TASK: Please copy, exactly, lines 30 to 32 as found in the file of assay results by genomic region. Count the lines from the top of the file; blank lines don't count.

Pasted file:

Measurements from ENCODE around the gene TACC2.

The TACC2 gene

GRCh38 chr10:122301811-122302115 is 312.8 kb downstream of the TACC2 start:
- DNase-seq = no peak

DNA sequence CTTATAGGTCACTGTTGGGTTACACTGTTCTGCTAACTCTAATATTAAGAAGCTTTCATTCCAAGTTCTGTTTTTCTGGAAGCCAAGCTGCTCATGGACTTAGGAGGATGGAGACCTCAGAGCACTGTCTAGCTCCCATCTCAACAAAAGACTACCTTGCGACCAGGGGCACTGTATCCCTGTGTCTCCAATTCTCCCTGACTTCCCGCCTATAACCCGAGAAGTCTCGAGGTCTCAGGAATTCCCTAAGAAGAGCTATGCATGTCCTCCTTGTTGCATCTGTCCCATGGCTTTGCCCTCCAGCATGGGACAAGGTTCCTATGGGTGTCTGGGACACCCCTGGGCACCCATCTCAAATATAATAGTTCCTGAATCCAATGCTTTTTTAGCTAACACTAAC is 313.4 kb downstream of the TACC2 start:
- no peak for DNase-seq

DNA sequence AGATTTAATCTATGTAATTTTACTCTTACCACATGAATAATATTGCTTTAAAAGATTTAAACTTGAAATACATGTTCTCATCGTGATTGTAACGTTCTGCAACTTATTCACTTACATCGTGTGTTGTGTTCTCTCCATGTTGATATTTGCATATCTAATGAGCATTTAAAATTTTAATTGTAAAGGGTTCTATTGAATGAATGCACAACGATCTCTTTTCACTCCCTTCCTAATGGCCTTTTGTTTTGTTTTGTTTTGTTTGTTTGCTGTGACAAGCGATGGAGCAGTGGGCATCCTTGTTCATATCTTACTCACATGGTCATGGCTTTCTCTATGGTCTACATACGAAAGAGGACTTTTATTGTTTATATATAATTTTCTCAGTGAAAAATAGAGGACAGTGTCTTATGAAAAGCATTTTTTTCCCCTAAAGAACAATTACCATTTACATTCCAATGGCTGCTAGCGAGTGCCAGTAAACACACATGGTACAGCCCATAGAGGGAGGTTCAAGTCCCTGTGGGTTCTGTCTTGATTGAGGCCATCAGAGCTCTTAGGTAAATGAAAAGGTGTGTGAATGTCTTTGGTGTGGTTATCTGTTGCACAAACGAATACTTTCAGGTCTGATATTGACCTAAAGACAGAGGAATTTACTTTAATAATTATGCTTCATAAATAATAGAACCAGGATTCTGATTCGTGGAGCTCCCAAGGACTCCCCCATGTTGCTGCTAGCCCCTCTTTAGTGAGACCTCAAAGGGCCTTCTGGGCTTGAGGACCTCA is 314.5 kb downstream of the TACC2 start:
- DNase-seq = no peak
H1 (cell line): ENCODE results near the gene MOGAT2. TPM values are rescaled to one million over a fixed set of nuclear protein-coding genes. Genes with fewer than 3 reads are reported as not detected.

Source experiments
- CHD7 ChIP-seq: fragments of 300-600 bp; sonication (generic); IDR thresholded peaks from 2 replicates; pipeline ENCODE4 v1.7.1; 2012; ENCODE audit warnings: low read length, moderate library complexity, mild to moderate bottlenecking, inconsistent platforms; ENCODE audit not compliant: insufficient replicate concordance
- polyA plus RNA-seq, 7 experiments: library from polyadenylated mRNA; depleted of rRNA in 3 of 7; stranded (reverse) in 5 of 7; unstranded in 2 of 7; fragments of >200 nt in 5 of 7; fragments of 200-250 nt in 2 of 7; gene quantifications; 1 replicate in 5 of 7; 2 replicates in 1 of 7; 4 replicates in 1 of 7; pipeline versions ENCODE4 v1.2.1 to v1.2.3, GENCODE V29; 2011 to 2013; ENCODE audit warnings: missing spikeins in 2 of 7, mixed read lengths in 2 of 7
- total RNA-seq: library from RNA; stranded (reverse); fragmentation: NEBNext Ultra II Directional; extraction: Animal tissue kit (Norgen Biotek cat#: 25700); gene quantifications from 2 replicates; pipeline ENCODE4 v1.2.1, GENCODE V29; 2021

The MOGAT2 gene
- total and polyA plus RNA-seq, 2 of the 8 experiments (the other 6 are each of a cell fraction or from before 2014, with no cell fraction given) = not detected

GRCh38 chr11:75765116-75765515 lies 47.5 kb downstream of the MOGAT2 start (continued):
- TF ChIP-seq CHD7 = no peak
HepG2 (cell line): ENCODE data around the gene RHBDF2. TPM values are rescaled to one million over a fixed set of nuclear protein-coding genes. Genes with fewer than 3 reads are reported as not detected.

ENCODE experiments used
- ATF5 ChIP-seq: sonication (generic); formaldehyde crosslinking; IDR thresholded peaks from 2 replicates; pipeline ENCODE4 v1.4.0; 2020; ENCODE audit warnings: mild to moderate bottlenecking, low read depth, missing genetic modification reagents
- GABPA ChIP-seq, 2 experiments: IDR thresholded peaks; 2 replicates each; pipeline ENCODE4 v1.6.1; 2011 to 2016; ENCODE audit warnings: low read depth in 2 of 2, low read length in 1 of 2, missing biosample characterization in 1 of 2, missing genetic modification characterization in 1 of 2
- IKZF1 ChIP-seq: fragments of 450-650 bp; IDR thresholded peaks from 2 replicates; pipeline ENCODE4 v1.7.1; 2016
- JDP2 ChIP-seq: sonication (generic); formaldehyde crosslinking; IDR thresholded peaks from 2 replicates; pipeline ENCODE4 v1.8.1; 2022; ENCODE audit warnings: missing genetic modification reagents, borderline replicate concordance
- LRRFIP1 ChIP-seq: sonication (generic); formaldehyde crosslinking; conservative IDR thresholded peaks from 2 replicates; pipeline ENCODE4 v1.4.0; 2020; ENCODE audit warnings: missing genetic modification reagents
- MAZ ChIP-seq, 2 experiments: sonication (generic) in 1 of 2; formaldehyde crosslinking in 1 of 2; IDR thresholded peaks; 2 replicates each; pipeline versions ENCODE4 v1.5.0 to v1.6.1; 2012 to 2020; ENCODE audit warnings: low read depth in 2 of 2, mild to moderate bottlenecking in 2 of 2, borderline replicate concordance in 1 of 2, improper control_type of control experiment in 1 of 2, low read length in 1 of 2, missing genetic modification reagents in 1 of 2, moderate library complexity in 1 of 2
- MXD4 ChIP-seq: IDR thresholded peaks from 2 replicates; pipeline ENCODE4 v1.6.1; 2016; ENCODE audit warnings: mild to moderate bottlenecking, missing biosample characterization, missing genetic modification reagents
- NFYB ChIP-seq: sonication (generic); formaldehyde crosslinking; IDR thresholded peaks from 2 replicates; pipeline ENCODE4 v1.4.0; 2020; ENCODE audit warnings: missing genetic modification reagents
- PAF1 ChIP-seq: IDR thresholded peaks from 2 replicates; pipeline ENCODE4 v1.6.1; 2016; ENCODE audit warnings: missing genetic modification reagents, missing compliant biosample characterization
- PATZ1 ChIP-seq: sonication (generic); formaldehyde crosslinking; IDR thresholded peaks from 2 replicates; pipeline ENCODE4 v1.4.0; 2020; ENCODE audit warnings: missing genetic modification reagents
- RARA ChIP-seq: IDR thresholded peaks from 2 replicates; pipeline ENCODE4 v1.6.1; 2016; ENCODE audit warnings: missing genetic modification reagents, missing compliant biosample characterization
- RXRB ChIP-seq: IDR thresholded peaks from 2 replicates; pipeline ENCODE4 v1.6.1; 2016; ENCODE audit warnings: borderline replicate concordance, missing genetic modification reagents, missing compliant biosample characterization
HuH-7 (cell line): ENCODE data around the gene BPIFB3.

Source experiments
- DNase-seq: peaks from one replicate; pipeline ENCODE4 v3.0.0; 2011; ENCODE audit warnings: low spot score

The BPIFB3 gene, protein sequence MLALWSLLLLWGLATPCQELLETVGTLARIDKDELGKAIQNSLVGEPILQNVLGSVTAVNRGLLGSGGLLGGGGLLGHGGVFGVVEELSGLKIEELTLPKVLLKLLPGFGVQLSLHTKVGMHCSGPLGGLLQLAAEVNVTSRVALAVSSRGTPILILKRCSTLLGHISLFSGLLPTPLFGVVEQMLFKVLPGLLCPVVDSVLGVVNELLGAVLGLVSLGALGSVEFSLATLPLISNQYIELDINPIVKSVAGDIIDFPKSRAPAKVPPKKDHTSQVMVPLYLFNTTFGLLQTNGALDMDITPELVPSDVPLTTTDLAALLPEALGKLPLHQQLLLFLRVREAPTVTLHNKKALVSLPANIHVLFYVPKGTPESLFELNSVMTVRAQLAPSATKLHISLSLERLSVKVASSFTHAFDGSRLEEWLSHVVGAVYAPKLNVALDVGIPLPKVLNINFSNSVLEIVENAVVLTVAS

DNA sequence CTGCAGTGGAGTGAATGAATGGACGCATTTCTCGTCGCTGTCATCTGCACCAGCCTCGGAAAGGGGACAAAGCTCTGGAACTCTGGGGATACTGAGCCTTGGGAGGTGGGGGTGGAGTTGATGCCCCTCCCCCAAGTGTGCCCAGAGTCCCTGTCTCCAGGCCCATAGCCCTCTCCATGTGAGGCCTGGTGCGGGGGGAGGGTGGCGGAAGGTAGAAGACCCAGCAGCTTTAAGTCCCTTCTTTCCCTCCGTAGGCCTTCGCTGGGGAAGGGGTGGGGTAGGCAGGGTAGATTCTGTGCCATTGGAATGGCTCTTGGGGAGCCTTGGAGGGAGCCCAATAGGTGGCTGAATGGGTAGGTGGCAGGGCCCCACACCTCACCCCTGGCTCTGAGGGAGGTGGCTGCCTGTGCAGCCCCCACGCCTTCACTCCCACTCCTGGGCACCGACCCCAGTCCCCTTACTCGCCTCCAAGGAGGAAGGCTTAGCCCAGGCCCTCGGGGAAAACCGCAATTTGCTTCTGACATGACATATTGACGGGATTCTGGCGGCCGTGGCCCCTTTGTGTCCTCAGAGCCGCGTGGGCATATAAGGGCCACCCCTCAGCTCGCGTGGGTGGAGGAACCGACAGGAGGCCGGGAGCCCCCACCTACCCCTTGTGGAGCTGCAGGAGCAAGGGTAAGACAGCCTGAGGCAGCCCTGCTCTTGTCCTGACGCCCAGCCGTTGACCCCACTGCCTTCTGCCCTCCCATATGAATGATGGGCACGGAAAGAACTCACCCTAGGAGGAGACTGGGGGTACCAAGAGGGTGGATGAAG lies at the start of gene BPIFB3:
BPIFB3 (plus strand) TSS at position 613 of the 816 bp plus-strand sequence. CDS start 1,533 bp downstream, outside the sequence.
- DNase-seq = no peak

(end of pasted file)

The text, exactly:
- RARA ChIP-seq: IDR thresholded peaks from 2 replicates; pipeline ENCODE4 v1.6.1; 2016; ENCODE audit warnings: missing genetic modification reagents, missing compliant biosample characterization
- RXRB ChIP-seq: IDR thresholded peaks from 2 replicates; pipeline ENCODE4 v1.6.1; 2016; ENCODE audit warnings: borderline replicate concordance, missing genetic modification reagents, missing compliant biosample characterization
HuH-7 (cell line): ENCODE data around the gene BPIFB3.